Last week, the parents of of one child, Lenny and Veronique Pozner, wrote an opinion piece in the Sun-Sentinel that began: “It’s been three years since we last embraced our precious little boy, Noah. At six-years-old, he was the youngest child murdered at the Sandy Hook Elementary School….
“The heartache of burying a child is a sorrow we would not wish upon anyone. Yet to our horror, we have found that there are some in this society who lack empathy for the suffering of others. Among them are the conspiracy theorists that deny our tragedy was real. They seek us out and accuse us of being government agents who are faking our grief and lying about our loss.”
Among the conspiracy theorists — and they mention Republican candidate Donald Trump’s “rantings on the Alex Jones radio show” — one who got widespread attention was Florida Atlantic University professor James Tracy.
“Tracy even sent us a certified letter demanding proof that Noah once lived, that we were his parents, and that we were the rightful owner of his photographic image. We found this so outrageous and unsettling that we filed a police report for harassment. Once Tracy realized we would not respond, he subjected us to ridicule and contempt on his blog, boasting to his readers that the “unfulfilled request” was “noteworthy” because we had used copyright claims to “thwart continued research of the Sandy Hook massacre event.”
They noted that the First Amendment protects freedom of speech but does not ensure someone a job, and called on the university to do the right thing.
Tracy wrote in an email that he is not able to comment publicly about the matter at this time.
On the “Hoax at Sandy Hook” Facebook page, a post apparently written by him several days after the op-ed piece ran defended his assertions that no one died at the elementary school that day, that the event was a staged drill, that “local co-conspirators” benefited financially by faking grief, and that the Pozners were trying to intimidate his employer into firing him for his extensive research.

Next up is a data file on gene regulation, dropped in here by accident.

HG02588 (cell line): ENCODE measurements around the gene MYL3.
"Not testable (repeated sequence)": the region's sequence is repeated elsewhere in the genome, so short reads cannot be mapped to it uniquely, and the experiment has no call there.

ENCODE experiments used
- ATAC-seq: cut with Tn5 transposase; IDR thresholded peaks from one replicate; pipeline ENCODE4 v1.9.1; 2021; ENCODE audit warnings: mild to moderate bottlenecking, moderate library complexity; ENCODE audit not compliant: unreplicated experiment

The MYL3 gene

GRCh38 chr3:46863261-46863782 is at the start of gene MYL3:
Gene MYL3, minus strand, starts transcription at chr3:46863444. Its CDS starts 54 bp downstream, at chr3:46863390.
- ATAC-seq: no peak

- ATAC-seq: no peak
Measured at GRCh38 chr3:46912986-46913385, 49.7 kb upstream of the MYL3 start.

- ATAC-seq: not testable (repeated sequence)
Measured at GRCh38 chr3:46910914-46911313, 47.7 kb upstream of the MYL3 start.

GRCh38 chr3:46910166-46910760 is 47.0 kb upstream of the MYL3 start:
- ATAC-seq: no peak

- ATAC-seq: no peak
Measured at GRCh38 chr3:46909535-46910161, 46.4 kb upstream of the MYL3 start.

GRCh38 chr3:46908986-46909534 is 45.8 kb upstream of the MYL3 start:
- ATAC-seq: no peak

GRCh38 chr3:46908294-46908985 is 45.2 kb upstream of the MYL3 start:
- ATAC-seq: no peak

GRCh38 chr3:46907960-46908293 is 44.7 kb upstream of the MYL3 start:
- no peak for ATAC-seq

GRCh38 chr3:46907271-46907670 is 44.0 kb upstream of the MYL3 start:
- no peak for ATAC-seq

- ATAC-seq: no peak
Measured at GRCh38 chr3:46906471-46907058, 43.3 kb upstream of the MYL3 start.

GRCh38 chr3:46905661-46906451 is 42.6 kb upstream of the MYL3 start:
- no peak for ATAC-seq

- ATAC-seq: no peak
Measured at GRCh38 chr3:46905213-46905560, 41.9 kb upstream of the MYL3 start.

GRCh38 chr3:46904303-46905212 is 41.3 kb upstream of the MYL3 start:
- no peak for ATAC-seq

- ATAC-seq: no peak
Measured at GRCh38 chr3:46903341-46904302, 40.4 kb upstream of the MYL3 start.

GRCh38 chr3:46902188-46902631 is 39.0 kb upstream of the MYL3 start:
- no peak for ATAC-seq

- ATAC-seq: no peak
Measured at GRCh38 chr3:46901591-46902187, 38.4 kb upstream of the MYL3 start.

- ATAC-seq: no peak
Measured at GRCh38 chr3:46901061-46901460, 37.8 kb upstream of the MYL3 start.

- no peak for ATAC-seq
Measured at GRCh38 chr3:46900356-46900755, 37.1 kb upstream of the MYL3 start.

The post quoted the Pozners as writing:
“The FAU Academic Affairs Faculty Handbook clearly states that ‘A faculty member’s activities which fall outside the scope of employment shall constitute misconduct only if such activities adversely affect the legitimate interests of the University.'”
“Do ‘the legitimate interests of the university’ include the pursuit of truth?” Tracy asked in the post.
He gave examples of that research, such as, “Other anomalies were striking when the performance occurred, including no surge of EMTs in to the building, no string of ambulances to take them to hospitals to be declared dead or alive, no Med-Evac helicopter called to the scene, no 469 other students evacuated and no bodies placed on the triage tarps outside. ”
Tracy earned his doctorate at the University of Iowa, according to Florida Atlantic’s website, and “teaches courses examining the relationship between commercial and alternative news media and socio-political issues and events.” He presents his expertise as “media history and analysis, political economy of communication.”
On social media, people called on the university to fire Tracy “if they had an ounce of human decency” and “if you have any compassion for human suffering.”
A university spokesman said that by law the school is unable to comment at this point in the process, beyond the public statement that university officials posted Wednesday:
“Today, James Tracy, an associate professor in the School of Communication and Multimedia Studies, was served a Notice of Proposed Discipline — Termination by the Vice Provost for Academic Affairs at Florida Atlantic University.
“In accordance with the University’s Collective Bargaining Agreement with the United Faculty of Florida union, by which the University and James Tracy are bound, faculty who receive such notice are afforded a grievance process. James Tracy has 10 days to respond to the notice after which final action may be taken.”